When I was about 5 years old, I was visiting my grandparents in Greenville, South Carolina. At the same time, my Aunt Frances and her baby were also there. Aunt Frances was a beautiful woman...pretty as a movie star and glamorous in every way. I remember that either on that trip or another, she taught me how to make up a bed. To this day, I do it the very same way she taught me over 50 year ago!

On that visit, I also got to spend the night in the room with Aunt Frances and Baby George. It was a slumber party adventure for me, and I felt so grown up! She gave me a little purse mirror to remember her she had gotten on one of her evenings at El Morocco in New York. Aunt Frances had lived since the 1950's and worked for Steuben...She lived in the New York of Breakfast at Tiffany's. I have treasured it every day since then and have it displayed where I can see it and where it will be safe. 

Betty, Frances, and Carolyn Isbell
My Aunt Frances was diagnosed with cancer, around the time of that special sleepover. I remember knowing that she was sick when we saw her the next year. When she came to the door at my great-aunt's house, I did not recognize her. I thought she was someone else. I remember, too, when my mother told me that Aunt Frances had gone to heaven. I was 6 years old, and I sat on Miss Betty's lap and just cried and cried and cried. It is my first memory of actually "weeping." 

Even today, when I think of her, I feel a twinge in my heart. I grieve that her son never got to know her growing up. I grieve that his children only know her by a few scattered stories from those of us who knew her when. But I rejoice that her precious granddaughter, Charlotte, looked EXACTLY like her as a baby...a resemblance that has remained as she has grown into a lovely young lady. I also rejoice that I have been able to share her story through this blog and even through websites such as One day soon I will give Charlotte this precious mirror and I hope that it will be a memory that she will take into adulthood and that she will be able to tell her grandmother's story to her own children one day.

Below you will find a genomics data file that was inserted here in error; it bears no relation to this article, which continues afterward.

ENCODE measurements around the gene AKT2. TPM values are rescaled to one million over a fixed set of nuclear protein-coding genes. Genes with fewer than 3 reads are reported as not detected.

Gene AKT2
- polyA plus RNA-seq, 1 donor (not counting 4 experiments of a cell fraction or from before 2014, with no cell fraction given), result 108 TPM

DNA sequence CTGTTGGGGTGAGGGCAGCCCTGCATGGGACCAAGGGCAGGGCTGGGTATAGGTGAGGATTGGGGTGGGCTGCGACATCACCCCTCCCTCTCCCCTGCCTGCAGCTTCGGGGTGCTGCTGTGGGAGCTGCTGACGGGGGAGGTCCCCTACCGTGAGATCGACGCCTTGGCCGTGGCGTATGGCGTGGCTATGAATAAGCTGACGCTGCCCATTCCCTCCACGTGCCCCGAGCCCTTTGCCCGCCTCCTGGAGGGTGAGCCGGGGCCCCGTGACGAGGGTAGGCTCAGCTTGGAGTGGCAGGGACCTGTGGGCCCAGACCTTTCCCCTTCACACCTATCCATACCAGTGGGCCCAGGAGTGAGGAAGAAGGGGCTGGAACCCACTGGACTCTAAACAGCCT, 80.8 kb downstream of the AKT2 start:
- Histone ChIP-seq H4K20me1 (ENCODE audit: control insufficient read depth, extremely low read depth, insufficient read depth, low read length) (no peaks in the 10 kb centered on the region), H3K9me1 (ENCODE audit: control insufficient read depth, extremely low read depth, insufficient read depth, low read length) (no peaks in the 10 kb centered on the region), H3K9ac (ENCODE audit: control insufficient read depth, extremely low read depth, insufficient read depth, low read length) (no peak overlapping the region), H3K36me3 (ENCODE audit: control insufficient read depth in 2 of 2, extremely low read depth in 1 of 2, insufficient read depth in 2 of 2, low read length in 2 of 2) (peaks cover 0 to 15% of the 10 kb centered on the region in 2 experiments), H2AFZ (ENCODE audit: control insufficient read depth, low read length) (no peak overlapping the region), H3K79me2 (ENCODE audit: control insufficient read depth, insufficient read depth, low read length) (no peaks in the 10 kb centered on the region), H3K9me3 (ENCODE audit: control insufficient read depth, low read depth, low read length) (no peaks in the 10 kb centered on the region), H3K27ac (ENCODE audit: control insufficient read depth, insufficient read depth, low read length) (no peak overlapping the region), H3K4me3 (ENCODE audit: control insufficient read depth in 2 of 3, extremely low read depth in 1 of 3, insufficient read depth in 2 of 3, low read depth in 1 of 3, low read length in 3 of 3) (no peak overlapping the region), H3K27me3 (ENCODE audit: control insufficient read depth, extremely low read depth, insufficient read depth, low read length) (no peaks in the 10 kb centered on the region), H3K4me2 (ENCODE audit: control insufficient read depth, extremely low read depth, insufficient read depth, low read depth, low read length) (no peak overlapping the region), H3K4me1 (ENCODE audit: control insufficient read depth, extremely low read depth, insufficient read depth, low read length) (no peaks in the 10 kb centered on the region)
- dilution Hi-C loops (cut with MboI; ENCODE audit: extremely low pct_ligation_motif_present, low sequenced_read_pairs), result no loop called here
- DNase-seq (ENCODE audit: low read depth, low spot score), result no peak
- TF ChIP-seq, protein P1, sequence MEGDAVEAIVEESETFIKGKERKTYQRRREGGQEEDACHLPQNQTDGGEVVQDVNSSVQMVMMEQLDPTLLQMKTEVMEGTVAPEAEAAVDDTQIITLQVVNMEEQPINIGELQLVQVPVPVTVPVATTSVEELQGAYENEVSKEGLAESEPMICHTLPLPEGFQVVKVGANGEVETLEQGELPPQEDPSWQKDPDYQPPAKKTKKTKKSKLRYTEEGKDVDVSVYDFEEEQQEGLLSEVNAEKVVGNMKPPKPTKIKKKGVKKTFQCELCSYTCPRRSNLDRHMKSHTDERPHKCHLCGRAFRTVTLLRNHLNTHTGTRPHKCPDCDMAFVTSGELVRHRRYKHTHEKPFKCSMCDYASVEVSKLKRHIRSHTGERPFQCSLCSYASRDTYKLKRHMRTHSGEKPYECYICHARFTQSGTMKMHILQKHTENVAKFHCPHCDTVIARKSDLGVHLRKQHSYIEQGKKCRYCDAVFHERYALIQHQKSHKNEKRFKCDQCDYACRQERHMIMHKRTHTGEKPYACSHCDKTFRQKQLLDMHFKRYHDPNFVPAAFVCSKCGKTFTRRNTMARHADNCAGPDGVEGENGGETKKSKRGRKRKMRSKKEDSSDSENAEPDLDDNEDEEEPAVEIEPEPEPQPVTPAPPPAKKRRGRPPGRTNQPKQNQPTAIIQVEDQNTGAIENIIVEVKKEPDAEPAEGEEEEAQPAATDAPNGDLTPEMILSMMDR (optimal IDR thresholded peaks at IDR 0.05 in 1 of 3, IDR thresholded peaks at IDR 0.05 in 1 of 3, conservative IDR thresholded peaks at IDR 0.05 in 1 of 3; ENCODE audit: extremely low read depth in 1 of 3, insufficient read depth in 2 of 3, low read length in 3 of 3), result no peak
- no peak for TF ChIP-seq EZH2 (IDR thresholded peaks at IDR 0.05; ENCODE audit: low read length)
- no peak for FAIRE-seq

Saturday, November 26, 2016

Day Twenty-Six: Movie Magic

Day 26: Pitch a movie about one of your ancestors. What interesting event do you want the film to portray? What kind of film will it be (drama, comedy, science-fiction, adventure)? What actor/actress would play your ancestor, and who would play the other characters? Be sure to give your film a title and tagline. If you’re feeling extra ambitious, write the movie’s preview and “hire” a director.

I am going to write about preparing the pitch as well as the pitch itself. Because I am so fascinated by my great-great-grandfather and his story I would definitely pitch the story of his life, which I already wrote a book pitch for, as a movie. I would adapt the book title, Elisha Robert Ragsdale-Standing Firm, to be more suitable for a motion picture. 

I'm Still Standing: The Robert Ragsdale Story is the story of a life of impossible odds. From childhood to adulthood, his was a story of resilience and hope. Brought to the big screen in glorious high-definition Technicolor and Dolby sound, it is a story that will surely sweep its viewers off their feet. Historic adventure at its finest, I'm Still Standing, moves its protagonist from a childhood in the countryside of South Carolina to the battlefields of Richmond, Virginia, at the height of the fighting in the War Between the States. Epic. Heroic. As inspirational in the 21st century as it was in the 19th.

Suggested casting:

Robert Ragsdale: Dermot Mulroney

Nancy Stanton Ragsdale: Cameron Diaz
John Dunkley Stanton: Robert DeNiro

Suggested direction by Ron Howard

Friday, November 25, 2016

Day Twenty-Five: Catalog Christmas Shopping

Day 25: In honor of Black Friday, review historical resources like the Sears Catalog and “buy” three Christmas presents for an ancestor. Why did you choose those three, and how would your ancestor respond to them?

If I were to buy three Christmas presents for my "ancestors" from the Sears catalog, I would choose the 1940's era and buy for my mother, my father and my grandfather. For my grandfather, I would buy a Sears house kit, because he owned some smaller houses he rented to others. He was always interested in houses, and I think that he would have a ball with these.

For Miss Betty, who probably would have died before she wore clothing from Sears, I would buy some fun day dresses and try to convince her that good design could be found in a number of places.

For my father, I would have bought a portable television set. To be honest, I would have been surprised to find something like this back in the day...but there it is! He loved his "electronics"... He always chose radios and car dashboard that had a lot of dials and doodads on them...

There was always something magical in paging through a catalog at Christmas time. As a child my favorite catalog was the FAO Schwartz book. I spent countless hours combing it for exciting possibilities and cutting out pictures to paste to my letter to Santa!

Thursday, November 24, 2016

Day Twenty-Four: Thanksgiving

Day 24: Write about how your ancestors celebrated Thanksgiving. Is it their first in America? What did they eat, and who were their dinner guests? What are they grateful for? Get other family members to collaborate.